MAYOR Bobby Bourke says he is disappointed but not surprised that plans to start work on Bathurst's new $4.5 million go-kart track have been stalled for at least 30 days after Environment Minister Sussan Ley intervened on Friday.
Ms Ley has made a declaration under Section 9 of the Aboriginal and Torres Strait Islander Heritage Protection Act (ATSIHPA), which will prevent starting the work as planned.
It came after Bathurst Wiradyuri elders lodged applications for Section 9 (emergency) and Section 10 (indefinite) protection in early 2019, saying the site in McPhillamy Park earmarked for the track was land of cultural significance to the local Indigenous community.
Bathurst Regional Council general manager David Sherley also confirmed the NSW Supreme Court had issued a cease work order for works associated with the go-kart track following a hearing on Friday.
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Cr Bourke said he was not surprised that Ms Ley had issued the Section 9 order but was disappointed she had left the decision so late.
"The application has been with her department for over 12 months through this whole saga," Cr Bourke said.
"This council has always been open with the government about the plans and we've spent around $1 million on Aboriginal and heritage studies and believe, as a council, we have done the right thing.
"But we have minority parties who like to protest, as is their right, but we also have the right as an elected body to make decisions."
The Section 9 emergency declaration made by the minister on Friday remains in place for 30 days. Such orders can be made to prevent the "injury or desecration of an Indigenous site".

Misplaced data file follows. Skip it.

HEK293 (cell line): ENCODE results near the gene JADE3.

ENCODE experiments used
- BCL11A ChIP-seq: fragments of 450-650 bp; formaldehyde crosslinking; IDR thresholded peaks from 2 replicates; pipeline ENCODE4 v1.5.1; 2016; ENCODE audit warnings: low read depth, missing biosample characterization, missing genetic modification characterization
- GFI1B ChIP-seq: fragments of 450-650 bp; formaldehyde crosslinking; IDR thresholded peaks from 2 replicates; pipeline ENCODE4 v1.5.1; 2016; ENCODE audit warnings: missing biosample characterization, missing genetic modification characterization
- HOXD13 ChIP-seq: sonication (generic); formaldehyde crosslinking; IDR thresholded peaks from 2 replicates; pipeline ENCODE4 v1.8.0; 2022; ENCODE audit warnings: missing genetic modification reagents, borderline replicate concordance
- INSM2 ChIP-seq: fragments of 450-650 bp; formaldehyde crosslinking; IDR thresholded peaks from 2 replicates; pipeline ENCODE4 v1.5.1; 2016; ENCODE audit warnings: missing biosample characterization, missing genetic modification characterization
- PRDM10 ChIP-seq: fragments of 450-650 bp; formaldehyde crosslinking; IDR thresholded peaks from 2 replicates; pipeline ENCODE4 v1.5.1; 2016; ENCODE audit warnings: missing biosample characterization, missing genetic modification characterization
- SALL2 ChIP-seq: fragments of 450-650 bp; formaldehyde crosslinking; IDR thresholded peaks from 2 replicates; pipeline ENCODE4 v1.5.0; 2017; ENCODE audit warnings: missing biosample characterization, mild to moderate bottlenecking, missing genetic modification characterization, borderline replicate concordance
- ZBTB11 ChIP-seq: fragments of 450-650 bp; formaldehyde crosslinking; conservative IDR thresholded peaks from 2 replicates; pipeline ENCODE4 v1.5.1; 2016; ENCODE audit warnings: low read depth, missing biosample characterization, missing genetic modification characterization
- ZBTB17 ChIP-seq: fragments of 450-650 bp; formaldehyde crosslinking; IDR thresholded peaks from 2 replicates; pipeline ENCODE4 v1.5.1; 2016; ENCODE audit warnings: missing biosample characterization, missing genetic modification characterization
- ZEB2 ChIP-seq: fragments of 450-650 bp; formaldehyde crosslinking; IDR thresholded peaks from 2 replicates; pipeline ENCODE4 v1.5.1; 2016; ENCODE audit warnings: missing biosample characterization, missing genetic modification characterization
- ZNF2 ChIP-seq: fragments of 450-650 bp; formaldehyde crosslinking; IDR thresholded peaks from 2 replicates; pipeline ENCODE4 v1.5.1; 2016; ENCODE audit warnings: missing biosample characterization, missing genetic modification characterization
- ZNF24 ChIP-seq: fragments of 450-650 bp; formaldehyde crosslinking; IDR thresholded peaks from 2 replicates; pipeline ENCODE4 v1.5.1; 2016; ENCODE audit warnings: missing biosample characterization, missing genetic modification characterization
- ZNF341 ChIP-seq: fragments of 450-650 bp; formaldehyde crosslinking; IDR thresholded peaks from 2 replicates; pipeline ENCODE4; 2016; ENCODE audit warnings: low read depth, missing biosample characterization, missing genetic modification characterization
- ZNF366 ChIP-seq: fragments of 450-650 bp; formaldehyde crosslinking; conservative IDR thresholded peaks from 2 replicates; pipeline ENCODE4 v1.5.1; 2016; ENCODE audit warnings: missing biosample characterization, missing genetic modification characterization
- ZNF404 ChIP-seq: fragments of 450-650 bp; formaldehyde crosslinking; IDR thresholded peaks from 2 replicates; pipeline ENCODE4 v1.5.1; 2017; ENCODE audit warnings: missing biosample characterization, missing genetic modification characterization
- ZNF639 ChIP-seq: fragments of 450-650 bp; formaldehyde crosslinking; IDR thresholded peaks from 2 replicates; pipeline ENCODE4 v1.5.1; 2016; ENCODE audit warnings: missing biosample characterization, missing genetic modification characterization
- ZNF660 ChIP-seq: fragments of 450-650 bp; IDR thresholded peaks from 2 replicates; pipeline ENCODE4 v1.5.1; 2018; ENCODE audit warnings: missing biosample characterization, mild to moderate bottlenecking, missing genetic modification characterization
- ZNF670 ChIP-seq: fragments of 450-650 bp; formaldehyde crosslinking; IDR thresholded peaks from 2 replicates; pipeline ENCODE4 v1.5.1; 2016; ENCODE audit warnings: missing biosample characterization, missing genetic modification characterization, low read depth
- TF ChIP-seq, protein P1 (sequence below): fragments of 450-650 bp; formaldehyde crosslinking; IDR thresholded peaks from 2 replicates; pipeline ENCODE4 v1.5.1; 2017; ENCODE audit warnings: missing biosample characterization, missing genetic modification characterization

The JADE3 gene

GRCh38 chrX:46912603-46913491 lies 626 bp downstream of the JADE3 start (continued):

"The Section 9 declaration will prevent work taking place," Ms Ley said.
"Having now received reports from the department, including those submissions received recently from Traditional Owners, l would like to meet with the parties involved.
"I will travel to Bathurst next Friday before reviewing the issues further to determine whether a declaration with longer effect should be made under Section 10 of the Act."
Cr Bourke said he was looking forward to welcoming Ms Ley to Bathurst.
"I'm glad that we will have the opportunity to talk to her so she could "see first-hand where the track will be going and the due diligence council has done," he said.
Mr Sherley said council was advised on Friday of both the minister's protection order and a cease work order from the NSW Supreme Court.
"The emergency declaration put a stay on the commencement of works on the project for 30 days. Accordingly, council will not be commencing works on site on Monday, March 8," he said.
"In addition, following a hearing in the NSW Supreme Court today [Friday], council has been issued with a cease work order for works associated with the go-kart track.
"This legal action is being pursued by King & Wood Malleson, acting on behalf of the Wiradyuri Traditional Owners Central West Aboriginal Corporation.
"Council has agreed to this cease work order.
"Council continues to consider its options in regards to these two matters."
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